Seattle drops to fifth in traffic congestion
Seattle Times staff reporter
New rankings of 75 metropolitan areas released yesterday as part of the Texas Transportation Institute's (TTI) annual Urban Mobility Report put Seattle-Everett in a tie for fifth place. What's more, TTI said, Seattle also would have placed fifth rather than second in last year's report if new, better data used this year had been available at the time.
Los Angeles finished first both this year and last. Release of the report — easily the best-known, most widely publicized congestion study in the nation — came amid mounting criticism of TTI and questions about whether it measures traffic accurately.
The Washington state Department of Transportation, one of 11 state transportation agencies that had funded the study, withdrew its support in May, saying TTI's calculations don't factor in many steps the agency is taking to combat congestion, such as ramp metering and clearing accidents faster.
"This report has been used for years by the highway lobby to whip up support for more road-building," said David Burwell, president of the pro-transit Surface Transportation Policy Project.
While the methodology TTI employed this year in calculating congestion still doesn't account for the impact of such variables as high-occupancy vehicle (HOV) lanes and ramp metering, the report does contain new chapters discussing their potential value.
Study co-author Tim Lomax said TTI, part of Texas A&M University, is trying to address its critics' concerns. They are right about the limitations of TTI's methodology, he said; improvements should be made soon.
State Transportation Secretary Doug MacDonald, who has criticized TTI in the past, said this year's report "is much more thoughtful about the things that need to be done."
Mark Hallenbeck, another critic and the director of the Washington State Transportation Center at the University of Washington, agreed the report is moving in the right direction.
"If you're No. 2 or No. 5, do you really care?" he asked. "Hey, traffic sucks. Let's do something about it."
TTI measures congestion in many ways. Perhaps the best-known is the "travel-time index," the ratio of freeway and arterial travel time at rush hour to travel time when roads are free-flowing. When Seattle's score in that category placed it second last year, local political leaders cited it as evidence of how serious a problem traffic was.
For 2000 — the most recent year for which information is available — the new report calculates Seattle's travel-time index score at 1.45. That means a trip during peak periods took 45 percent longer than at other times
Seattle-Everett tied with Miami and Boston for fifth place.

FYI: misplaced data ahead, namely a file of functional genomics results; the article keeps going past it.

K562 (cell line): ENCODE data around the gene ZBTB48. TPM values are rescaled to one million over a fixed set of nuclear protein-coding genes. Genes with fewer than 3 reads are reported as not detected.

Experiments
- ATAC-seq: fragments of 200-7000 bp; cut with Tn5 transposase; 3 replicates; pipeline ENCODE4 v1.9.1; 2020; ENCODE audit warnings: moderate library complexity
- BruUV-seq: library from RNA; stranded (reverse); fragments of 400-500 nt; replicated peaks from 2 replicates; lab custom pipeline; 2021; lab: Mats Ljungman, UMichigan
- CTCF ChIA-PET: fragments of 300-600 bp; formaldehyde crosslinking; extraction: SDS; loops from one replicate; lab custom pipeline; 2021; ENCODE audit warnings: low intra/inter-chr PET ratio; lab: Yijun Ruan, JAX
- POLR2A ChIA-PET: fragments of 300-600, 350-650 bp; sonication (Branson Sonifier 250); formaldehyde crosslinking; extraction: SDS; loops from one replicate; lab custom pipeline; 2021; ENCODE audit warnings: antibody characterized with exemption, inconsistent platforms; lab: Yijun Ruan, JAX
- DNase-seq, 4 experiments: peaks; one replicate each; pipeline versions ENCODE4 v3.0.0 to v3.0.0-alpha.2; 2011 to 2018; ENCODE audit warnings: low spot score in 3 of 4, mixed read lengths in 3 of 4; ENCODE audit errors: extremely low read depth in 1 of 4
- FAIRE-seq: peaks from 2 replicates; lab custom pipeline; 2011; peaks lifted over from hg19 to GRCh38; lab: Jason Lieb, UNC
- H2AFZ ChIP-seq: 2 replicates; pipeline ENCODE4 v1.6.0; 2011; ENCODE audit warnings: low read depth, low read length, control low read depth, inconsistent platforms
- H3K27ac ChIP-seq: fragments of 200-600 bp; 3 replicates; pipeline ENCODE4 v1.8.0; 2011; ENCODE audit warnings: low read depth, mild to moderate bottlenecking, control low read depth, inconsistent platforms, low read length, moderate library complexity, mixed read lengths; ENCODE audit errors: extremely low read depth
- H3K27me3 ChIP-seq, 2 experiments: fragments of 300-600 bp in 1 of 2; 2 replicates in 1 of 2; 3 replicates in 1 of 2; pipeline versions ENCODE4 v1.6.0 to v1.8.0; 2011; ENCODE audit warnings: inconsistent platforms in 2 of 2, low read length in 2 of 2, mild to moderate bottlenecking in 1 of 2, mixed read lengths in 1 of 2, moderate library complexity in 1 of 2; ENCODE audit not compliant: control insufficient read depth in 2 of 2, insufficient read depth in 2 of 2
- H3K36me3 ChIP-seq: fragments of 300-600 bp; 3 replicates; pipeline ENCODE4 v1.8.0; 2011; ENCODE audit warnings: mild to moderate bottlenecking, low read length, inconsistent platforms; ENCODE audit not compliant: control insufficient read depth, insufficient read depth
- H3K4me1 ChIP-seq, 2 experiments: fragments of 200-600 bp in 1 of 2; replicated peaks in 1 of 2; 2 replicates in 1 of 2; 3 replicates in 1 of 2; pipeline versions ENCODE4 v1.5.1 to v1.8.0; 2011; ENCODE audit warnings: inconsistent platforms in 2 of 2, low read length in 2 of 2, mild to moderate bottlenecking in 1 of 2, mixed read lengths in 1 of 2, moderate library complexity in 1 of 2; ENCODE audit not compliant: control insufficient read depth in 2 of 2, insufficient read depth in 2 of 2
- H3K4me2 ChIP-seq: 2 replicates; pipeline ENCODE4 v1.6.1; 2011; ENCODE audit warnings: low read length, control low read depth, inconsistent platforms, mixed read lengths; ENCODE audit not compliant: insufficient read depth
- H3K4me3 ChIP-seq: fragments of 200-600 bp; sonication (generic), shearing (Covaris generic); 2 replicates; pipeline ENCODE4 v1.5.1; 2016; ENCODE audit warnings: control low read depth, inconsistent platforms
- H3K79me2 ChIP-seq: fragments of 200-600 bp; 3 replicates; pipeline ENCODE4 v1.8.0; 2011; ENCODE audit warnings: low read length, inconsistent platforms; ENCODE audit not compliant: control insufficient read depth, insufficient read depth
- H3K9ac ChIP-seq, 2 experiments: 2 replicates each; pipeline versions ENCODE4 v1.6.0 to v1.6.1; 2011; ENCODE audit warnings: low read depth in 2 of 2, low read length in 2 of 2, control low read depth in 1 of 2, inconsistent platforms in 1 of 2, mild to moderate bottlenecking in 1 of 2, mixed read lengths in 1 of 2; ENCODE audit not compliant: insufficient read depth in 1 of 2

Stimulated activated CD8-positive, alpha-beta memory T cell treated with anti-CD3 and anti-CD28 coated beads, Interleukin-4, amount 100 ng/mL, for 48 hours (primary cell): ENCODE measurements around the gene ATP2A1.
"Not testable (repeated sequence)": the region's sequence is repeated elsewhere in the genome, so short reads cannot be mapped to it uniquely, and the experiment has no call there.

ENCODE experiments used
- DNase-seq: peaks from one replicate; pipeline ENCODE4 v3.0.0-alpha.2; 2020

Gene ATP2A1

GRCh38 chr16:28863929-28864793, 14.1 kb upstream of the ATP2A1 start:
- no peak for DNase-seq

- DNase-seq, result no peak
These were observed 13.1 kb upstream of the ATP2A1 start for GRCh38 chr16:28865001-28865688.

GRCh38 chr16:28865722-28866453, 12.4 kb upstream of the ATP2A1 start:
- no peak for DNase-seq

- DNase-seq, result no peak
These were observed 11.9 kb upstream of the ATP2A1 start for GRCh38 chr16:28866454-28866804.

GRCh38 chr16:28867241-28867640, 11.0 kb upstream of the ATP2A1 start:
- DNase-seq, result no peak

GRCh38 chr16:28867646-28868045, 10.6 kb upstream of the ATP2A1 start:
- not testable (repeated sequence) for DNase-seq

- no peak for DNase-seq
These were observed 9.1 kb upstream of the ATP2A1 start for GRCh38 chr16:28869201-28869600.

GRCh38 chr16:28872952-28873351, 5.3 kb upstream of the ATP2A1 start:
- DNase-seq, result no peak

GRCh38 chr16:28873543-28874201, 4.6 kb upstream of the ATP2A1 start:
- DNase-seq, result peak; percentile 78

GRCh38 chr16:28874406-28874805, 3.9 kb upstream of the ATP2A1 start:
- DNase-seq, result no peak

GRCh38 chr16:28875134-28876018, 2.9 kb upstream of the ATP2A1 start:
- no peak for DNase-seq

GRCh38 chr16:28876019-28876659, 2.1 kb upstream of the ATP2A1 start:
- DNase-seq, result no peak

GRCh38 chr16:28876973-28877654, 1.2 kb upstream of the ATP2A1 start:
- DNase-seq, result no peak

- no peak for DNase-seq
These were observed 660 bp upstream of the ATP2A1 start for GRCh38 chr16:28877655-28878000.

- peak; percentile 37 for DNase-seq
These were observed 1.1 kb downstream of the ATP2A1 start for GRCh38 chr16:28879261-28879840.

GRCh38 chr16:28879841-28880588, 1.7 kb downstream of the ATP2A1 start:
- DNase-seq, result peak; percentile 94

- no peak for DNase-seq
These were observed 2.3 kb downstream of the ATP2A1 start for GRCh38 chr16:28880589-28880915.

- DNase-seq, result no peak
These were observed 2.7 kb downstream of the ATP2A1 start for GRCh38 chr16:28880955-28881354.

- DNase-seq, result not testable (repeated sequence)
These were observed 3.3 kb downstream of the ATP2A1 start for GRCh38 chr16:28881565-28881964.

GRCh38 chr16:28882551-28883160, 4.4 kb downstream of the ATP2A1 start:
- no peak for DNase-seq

But the difference between second place and fifth isn't significant, Lomax said. After Los Angeles, clearly No. 1, the next eight cities are bunched so tightly that even slight changes from year to year can alter their rankings, he said.
In this year's report, TTI also revised its calculations and rankings from past years to factor in new, more sophisticated estimates of how fast vehicles travel as volumes increase. That change dropped Seattle's 1999 travel-time index ranking from second to fifth.
The new report also says that:
• The typical Seattle peak-hour road traveler spent 82 hours stuck in traffic in 2000. That ranked the region fourth in the nation in that category.
• That same typical traveler wasted 137 gallons of fuel in 2000, placing the region third nationally.
• Congestion in Seattle worsened more in the 1980s and early 1990s than it has since. While the region's travel-time index increased 26 points between 1982 and 1994, from 1.13 to 1.39, it has increased just six points since then.
• Since 1994, more than three dozen other cities have experienced greater increases in congestion, as measured by the travel-time index, than Seattle.
But none of TTI's conclusions are based on what's really happening on the roads at rush hour. Instead, the institute uses a database from the Federal Highway Administration that contains relatively limited information: miles and lanes of freeway and arterials in each city, and the average daily traffic volumes on each road segment.
All TTI's conclusions are based on assumptions and estimates it applies to that data. Critics, including Hallenbeck, MacDonald and environmentalists, say TTI's assumptions are too crude, and that they may skew the rankings.
"They're not telling the whole story," said Peter Hurley, executive director of the pro-transit Transportation Choices Coalition in Seattle.
The new report takes a step in answering critics' questions. A chapter on the value of HOV lanes, for instance, indicates that traffic in such lanes in Seattle moves faster than traffic in neighboring general-traffic lanes, and that without them freeways would be more congested.
The report says ambitious road-building programs in some cities have kept congestion from getting worse as rapidly as elsewhere. But it also says roads, by themselves, don't seem to be the answer.
Supporters of Referendum 51, a $7.7 billion statewide transportation-improvement package on the November ballot, said Seattle's fifth-place ranking demonstrates why the package is needed.
MacDonald called the report "very helpful. It reinforces the things we have to do. We have to look after the details as well as the big projects."
Eric Pryne can be reached at 206-464-2231 or email@example.com.